Migrating to Java 17

Julien Deray
SwissBorg Engineering
4 min readJan 20, 2022


At SwissBorg, we have been using Scala as our main language from the very beginning. We are from Lausanne after all, where Scala was invented, and home of the Scala Center for which we are members. We like the blend of a strongly typed language and a mature ecosystem, making refactoring more straightforward while giving access to robust libraries from the Java ecosystem. On top of that, libraries like Akka make it a language of choice to build CQRS architectures.

Anyway, we had been running Java 11 for years and the time was come to move to a new LTS version. The impressive performance promised by Java 17, especially regarding garbage collection, was big enough a carrot to push us to migrate. The cherry on top: our Scala 2.13.7 is compatible with Java 17!

Garbage Collection improvements

Java 17 was released in September 2021 and showcased performance improvements, particularly when it comes to garbage collection. This is not the kind of topic most developers tackle regularly and this gave us a good opportunity to look under the hood and look back at some decisions that had been taken in the past few years.

So far, we hadn’t been forcing any GC, effectively letting the JVM choose at startup between the Parallel Collector or the Garbage-first (G1) depending on the context — ie. the heap size and CPU cores. Java 17 provides an updated G1 with preemptive garbage collection (see JDK-8257774 and JEP-346) and the overall performance gap is very significant. To pick a GC, one will look into something that favours latency or throughput according to their needs. Since G1 is well-rounded and we don’t have specific low-latency needs, it seems to still be a good option for us. As a bonus, Java 18 will bring promising improvements for G1 in terms of memory footprint with a reduction of up to 75%!

Memory usage of one of our services, showing the effect of the preemptive G1 GC and how it allows returning unused committed memory (JEP 346)

For more information and comparisons, we recommend you refer to these two great blog posts:

Which JDK to choose?

We were running OpenJDK 11 (from AdoptOpenJDK) and decided to keep it. In the meantime, the organisation rebranded and now goes by the name of Adoptium. The distributed JDKs also got renamed to Temurin — an anagram of “runtime”.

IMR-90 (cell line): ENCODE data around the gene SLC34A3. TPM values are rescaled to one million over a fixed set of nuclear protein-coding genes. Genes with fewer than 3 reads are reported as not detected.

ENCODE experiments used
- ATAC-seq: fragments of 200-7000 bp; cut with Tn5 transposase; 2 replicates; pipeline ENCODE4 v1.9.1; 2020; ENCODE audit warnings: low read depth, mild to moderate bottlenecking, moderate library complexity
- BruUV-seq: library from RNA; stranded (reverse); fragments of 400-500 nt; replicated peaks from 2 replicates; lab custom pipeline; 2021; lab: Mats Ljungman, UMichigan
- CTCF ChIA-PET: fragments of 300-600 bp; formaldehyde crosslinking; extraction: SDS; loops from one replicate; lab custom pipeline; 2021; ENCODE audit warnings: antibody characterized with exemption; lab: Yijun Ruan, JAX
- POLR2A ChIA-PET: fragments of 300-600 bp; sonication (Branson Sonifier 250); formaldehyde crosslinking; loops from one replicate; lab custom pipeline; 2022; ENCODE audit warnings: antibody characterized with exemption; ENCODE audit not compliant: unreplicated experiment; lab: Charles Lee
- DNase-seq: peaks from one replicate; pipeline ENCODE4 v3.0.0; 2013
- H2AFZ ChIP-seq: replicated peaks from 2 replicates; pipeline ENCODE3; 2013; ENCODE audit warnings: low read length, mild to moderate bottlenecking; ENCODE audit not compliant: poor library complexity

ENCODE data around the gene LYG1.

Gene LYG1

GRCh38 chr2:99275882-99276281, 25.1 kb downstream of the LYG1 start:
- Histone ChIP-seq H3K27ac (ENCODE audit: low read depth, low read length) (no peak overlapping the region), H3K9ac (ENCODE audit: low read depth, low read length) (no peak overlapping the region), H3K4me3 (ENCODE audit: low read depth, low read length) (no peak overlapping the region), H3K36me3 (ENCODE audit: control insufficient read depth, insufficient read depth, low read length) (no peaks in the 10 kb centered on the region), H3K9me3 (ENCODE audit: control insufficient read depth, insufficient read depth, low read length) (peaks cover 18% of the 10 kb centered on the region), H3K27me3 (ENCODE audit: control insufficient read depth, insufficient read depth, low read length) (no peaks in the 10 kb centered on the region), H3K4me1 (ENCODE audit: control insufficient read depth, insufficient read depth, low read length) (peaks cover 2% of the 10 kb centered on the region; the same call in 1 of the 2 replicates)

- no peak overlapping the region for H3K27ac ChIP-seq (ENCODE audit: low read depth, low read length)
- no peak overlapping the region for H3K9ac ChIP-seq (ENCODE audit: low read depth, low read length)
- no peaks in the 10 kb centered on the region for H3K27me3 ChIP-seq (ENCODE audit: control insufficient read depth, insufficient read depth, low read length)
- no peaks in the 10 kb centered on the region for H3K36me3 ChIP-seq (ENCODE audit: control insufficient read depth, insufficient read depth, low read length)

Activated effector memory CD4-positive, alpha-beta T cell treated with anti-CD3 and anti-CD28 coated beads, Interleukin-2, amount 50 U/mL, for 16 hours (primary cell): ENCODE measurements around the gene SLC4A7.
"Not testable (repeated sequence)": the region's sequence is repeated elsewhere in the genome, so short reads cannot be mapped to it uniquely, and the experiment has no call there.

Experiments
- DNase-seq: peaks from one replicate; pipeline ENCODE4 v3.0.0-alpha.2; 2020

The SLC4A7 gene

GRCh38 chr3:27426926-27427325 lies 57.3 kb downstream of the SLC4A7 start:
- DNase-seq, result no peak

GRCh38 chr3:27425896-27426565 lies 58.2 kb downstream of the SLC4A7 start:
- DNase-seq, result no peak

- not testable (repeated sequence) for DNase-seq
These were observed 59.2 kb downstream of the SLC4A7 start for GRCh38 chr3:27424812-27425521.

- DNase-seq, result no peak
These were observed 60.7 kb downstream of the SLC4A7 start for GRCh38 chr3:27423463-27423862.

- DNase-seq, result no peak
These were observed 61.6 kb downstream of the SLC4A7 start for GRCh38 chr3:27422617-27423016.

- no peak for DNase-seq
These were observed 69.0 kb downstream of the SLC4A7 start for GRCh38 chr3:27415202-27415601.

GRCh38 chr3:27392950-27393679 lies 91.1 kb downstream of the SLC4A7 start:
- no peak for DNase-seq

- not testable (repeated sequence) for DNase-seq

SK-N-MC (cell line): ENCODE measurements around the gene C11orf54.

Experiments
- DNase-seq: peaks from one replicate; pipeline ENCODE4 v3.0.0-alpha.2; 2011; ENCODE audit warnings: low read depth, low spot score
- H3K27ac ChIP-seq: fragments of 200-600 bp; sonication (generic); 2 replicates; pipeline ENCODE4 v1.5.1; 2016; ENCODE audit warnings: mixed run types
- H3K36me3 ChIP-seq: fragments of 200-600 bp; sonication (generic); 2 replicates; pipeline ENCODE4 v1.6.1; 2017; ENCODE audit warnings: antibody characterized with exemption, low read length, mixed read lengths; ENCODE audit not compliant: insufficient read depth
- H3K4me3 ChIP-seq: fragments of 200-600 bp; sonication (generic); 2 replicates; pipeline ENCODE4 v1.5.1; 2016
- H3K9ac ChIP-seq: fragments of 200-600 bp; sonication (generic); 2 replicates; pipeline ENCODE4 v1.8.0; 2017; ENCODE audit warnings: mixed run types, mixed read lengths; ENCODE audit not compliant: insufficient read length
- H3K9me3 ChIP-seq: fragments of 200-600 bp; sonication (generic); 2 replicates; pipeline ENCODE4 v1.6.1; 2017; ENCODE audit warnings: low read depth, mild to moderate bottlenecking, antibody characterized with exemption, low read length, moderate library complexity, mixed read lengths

When we started working on this migration, back in November, the Adoptium organisation decided to stop providing JRE, meaning we had to build our using jlink, choose the modules to include, and learn how to use jdeps. Adoptium recently decided to go back on its decision and keep providing official JREs.


The major issue we had while migrating to Java 17 was due to the strong encapsulation of JDK internal. Since Java 16, the --illegal-access flag is set to deny by default, resulting in some calls (mainly related to reflection) being treated as illegal and throwing a beautiful java.lang.reflect.InaccessibleObjectException. In our case, we found out that the libraries Kryo (through Chill) and Aeron use low-level JDK APIs and now trigger illegal access exceptions.

We immediately spotted this issue with our test battery and fixed it by simply allowing access to these internal APIs with a set of extra parameters passed at runtime — --add-opens {package}=ALL-UNNAMED. After a session of trial and error, we came up with the correct list of packages to open. To go further on this topic we recommend looking into JEP 396 and JEP 403.

Regarding our internal libraries, we compile them targeting ClassFile version 55 (Java 11) and completely dropped support for version 52 (Java 8).

We have then slowly rolled out our services with updated containers while monitoring their behaviour closely. It took about two weeks to have them all out.


The amount of work and complexity was worth the amazing performance delta between these two LTS versions. Since we use containers, swapping Java on our base images was fairly straightforward. So easy that we will probably not be so shy experimenting with future non-LTS versions — like Java 18 and its reduction of G1 memory footprint.

A quick reminder that Java 8, unlike Java 11, is at the “end of life” stage and that you should probably update if you haven’t yet. Java 17 has a lot to offer at a price that we found not so expensive, so this might be a good excuse for you to finally bite the bullet too.

Be like SwissBorg, update to Java 17.

Special thanks to Lomig Mégard and Tiago Mota for producing the content of this post and reviewing it 💚